Canadian Prime Minister Justin Trudeau’s handling of the Freedom Convoy of truckers and their supporters has resulted in a significant drop in his popularity. According to a Nanos poll, almost half of Canadians (47%) disapprove of his handling of the protest while just 20% approve. This Angus Reid tracking poll suggests a similar dynamic. Trudeau’s popularity has never been high. Last September, his approval rating stood at about 27%.
But the rest of the poll urges the question “What about his handling of the protest don’t Canadians like?” That’s because he gets strongly positive marks for declaring a state of emergency (63% Approve; 38% disapprove) and freezing bank accounts (65% Approve; 34% Disapprove). Meanwhile, the New Democratic Party (NDP) is strongly approved of for its support of the Trudeau policies (64%; 35%) while the Conservative Party is equally disapproved of for its opposition (64%; 35%).
How to rationalize all those figures? Obviously, the same people approve of the state of emergency, the freezing of accounts and the NDP’s support, but oppose the Conservative’s opposition. And another smaller set of people approve of the Conservative’s stance, but disapprove of the other three issues. The percentages are almost identical regarding each question. So, with all that support for Trudeau’s actions, why has he lost popularity among the very people who support those decisions?
That’s hard to tell, but I suspect it has to do with his divisive rhetoric or perhaps his decision to hide from, rather than treat with, the truckers. Certainly, against the backdrop of a Ukrainian Prime Minister who swears to fight to the bitter end even if it means his death while 200,000 Russian troops attempt to destroy him and his country, Trudeau’s fleeing before the onslaught of friendly truck drivers who wanted nothing more than to make their own choices about COVID vaccination doesn’t look good. His profile in abject cowardice can’t be playing well with blue collar voters or probably Canadians generally.
Then there’s his absurd and outrageously divisive rhetoric. Perhaps Canadians who wanted the truckers’ strike to end so life could return to normal and were willing to countenance temporary suspensions of basic rights and liberties to do so nevertheless understand, as Trudeau so plainly does not, that the protesters aren’t “Nazis,” “white supremacists,” “Islamaphobes,” or any of Trudeau’s other false and inflammatory terms. Perhaps they see that their mere disagreement with the truckers doesn’t make the protesters evil, beneath contempt or unfit for civil society. They might understand, again as Trudeau plainly does not, the core feature of the right to free speech – that even unpopular ideas deserve expression. They may grasp the fact that those who supported the convoy, like those who opposed it, are all Canadians worthy of the name and of the rights and respect that status should confer. Perhaps they’re fed up to their back teeth by the progressive preference for hateful division over respectful co-existence.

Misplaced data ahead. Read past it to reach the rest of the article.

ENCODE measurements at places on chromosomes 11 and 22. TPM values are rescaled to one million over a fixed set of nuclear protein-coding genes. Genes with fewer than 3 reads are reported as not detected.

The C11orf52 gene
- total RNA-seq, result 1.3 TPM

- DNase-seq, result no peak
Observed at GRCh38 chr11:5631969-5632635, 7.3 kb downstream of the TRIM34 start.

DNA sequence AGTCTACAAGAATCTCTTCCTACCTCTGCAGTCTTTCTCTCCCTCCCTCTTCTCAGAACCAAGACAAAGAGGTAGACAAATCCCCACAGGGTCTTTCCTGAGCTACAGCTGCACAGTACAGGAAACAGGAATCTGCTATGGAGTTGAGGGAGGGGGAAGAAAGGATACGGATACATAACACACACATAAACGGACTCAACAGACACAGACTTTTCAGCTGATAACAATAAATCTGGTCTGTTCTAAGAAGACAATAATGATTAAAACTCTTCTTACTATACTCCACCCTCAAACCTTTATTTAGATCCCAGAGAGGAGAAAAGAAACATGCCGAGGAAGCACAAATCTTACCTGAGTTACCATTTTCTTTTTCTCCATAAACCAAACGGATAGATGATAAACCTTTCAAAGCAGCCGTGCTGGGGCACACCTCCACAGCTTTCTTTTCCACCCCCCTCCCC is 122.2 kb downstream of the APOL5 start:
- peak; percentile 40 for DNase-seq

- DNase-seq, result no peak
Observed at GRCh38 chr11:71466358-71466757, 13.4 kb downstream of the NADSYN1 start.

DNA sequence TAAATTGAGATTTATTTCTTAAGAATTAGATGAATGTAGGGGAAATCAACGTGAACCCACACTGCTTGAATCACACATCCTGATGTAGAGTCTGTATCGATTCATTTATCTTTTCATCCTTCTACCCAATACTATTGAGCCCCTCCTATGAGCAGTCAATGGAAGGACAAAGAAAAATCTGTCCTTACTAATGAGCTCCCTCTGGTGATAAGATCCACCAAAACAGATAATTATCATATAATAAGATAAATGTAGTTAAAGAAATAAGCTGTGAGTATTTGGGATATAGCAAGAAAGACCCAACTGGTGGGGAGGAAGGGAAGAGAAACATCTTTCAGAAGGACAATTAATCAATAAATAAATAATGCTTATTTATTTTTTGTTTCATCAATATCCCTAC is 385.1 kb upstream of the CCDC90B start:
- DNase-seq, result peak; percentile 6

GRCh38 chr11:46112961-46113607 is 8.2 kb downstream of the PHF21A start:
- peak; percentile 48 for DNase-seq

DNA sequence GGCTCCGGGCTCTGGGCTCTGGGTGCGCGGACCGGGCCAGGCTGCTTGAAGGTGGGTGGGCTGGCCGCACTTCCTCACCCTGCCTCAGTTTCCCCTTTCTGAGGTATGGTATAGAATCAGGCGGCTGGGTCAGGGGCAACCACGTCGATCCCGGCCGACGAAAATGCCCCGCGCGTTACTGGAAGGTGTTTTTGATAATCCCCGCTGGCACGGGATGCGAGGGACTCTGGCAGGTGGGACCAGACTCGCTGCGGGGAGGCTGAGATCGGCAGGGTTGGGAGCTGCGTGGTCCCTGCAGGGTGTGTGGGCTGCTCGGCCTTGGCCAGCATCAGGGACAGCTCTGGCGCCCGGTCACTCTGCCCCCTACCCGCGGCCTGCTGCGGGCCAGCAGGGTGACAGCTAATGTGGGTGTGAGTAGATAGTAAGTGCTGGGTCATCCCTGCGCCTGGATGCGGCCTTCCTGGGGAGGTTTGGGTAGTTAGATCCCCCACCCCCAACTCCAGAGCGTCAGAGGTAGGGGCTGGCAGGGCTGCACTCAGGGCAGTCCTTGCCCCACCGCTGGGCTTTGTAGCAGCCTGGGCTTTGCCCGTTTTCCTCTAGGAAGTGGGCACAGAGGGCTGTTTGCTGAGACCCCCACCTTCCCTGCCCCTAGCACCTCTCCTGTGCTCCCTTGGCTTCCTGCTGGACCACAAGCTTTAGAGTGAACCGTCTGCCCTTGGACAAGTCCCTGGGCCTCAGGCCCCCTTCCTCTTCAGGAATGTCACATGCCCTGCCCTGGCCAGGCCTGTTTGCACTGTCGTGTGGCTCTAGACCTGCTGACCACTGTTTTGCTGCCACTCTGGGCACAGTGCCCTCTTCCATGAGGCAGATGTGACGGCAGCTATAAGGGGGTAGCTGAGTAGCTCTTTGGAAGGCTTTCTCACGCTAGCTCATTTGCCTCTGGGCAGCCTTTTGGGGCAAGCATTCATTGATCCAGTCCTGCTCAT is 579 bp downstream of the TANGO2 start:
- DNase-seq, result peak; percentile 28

I can’t be sure of the exact cause of those seemingly discordant poll results, but I can say that politicians might want to pay attention to what they say and how they say it. Trudeau’s terms of abuse may constitute business as usual within progressive ranks, but not elsewhere. And everyone might consider the possibility that, once again, everyday people are more decent and sensible than those who govern and who’ve appointed themselves our betters.